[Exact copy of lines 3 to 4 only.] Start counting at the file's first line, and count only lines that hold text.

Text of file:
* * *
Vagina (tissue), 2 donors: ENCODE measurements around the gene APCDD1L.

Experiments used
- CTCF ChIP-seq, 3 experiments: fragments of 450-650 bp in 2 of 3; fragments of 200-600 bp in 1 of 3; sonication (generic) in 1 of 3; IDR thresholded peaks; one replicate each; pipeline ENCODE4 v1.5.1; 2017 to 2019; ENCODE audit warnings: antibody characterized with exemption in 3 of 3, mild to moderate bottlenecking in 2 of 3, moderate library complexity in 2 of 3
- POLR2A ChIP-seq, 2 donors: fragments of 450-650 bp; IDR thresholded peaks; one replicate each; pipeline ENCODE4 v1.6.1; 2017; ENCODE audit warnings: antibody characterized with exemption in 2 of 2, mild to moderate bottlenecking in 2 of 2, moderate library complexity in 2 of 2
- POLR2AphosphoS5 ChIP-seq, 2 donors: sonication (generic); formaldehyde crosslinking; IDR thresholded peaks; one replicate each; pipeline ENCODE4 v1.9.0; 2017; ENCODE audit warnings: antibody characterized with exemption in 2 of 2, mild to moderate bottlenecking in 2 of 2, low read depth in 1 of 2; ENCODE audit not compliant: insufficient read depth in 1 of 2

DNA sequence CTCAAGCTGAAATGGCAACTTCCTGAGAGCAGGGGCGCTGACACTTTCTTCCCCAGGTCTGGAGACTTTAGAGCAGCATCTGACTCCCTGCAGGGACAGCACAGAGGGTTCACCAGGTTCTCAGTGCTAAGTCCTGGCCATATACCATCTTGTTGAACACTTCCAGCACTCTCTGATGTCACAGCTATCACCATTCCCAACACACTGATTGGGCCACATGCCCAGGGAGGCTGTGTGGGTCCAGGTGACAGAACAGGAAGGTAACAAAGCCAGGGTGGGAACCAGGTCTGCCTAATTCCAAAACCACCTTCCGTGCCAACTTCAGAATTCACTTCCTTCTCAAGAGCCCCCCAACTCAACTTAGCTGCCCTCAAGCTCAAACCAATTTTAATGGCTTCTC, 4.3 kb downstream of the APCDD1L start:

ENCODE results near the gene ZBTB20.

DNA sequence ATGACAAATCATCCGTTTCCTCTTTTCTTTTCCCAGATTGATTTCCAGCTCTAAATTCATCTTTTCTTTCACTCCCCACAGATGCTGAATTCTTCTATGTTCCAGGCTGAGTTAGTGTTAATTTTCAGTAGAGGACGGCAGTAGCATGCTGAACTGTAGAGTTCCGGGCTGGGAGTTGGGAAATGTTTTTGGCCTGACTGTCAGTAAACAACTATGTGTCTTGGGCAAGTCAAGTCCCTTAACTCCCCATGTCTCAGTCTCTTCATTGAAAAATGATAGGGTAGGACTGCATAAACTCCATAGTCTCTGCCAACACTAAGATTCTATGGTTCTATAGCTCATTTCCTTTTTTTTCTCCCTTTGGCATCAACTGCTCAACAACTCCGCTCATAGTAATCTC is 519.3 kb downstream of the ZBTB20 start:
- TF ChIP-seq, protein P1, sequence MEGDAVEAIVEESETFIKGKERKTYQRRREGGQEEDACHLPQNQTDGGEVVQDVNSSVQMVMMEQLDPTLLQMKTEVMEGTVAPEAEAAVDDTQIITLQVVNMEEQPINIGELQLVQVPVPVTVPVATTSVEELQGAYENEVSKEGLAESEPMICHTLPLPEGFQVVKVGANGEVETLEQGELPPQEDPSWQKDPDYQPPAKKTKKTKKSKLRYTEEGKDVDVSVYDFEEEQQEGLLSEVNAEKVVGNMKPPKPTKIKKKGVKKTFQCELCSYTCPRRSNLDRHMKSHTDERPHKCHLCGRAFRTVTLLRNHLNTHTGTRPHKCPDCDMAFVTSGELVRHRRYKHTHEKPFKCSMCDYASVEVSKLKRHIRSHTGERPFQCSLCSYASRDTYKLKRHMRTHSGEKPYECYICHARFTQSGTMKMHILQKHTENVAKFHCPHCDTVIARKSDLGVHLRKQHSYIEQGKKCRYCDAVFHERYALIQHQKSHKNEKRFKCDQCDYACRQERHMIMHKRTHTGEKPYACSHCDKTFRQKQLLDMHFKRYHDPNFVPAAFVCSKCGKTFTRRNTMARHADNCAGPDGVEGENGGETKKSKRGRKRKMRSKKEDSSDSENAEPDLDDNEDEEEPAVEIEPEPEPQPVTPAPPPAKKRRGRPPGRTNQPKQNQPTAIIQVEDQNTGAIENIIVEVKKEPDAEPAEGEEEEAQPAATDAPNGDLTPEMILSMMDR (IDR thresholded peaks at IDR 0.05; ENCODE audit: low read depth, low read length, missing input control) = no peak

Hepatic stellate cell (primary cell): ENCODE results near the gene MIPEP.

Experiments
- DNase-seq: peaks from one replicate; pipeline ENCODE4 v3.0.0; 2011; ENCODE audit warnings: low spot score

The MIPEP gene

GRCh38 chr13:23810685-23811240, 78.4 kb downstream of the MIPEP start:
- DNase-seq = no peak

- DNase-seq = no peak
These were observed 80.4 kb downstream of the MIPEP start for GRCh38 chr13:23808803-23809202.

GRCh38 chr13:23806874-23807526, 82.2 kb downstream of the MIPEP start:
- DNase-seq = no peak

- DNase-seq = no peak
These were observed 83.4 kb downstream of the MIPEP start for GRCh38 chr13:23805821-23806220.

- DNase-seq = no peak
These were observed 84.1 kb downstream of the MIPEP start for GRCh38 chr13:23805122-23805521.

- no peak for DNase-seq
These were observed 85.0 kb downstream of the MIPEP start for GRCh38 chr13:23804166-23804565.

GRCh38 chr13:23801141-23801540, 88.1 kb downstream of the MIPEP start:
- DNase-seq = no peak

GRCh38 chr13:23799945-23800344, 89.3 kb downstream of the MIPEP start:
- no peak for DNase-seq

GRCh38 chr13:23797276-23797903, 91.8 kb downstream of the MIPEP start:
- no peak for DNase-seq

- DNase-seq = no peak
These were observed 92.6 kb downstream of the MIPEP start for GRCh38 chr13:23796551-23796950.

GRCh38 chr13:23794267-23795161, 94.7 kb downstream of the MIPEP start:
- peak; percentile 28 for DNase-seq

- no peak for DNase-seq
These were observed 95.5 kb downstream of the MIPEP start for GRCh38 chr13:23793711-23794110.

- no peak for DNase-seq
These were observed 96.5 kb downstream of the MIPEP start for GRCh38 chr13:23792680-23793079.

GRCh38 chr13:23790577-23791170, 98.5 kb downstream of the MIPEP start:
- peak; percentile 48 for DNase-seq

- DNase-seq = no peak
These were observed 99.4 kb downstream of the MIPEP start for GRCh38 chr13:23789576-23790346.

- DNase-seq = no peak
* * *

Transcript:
- CTCF ChIP-seq, 3 experiments: fragments of 450-650 bp in 2 of 3; fragments of 200-600 bp in 1 of 3; sonication (generic) in 1 of 3; IDR thresholded peaks; one replicate each; pipeline ENCODE4 v1.5.1; 2017 to 2019; ENCODE audit warnings: antibody characterized with exemption in 3 of 3, mild to moderate bottlenecking in 2 of 3, moderate library complexity in 2 of 3
- POLR2A ChIP-seq, 2 donors: fragments of 450-650 bp; IDR thresholded peaks; one replicate each; pipeline ENCODE4 v1.6.1; 2017; ENCODE audit warnings: antibody characterized with exemption in 2 of 2, mild to moderate bottlenecking in 2 of 2, moderate library complexity in 2 of 2